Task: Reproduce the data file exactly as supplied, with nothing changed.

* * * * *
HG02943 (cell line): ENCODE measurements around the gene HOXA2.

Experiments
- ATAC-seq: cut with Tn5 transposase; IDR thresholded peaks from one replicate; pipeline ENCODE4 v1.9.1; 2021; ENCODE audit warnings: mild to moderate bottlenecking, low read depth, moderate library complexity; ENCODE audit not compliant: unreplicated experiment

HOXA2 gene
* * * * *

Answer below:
HG02943 (cell line): ENCODE measurements around the gene HOXA2.

Experiments
- ATAC-seq: cut with Tn5 transposase; IDR thresholded peaks from one replicate; pipeline ENCODE4 v1.9.1; 2021; ENCODE audit warnings: mild to moderate bottlenecking, low read depth, moderate library complexity; ENCODE audit not compliant: unreplicated experiment

HOXA2 gene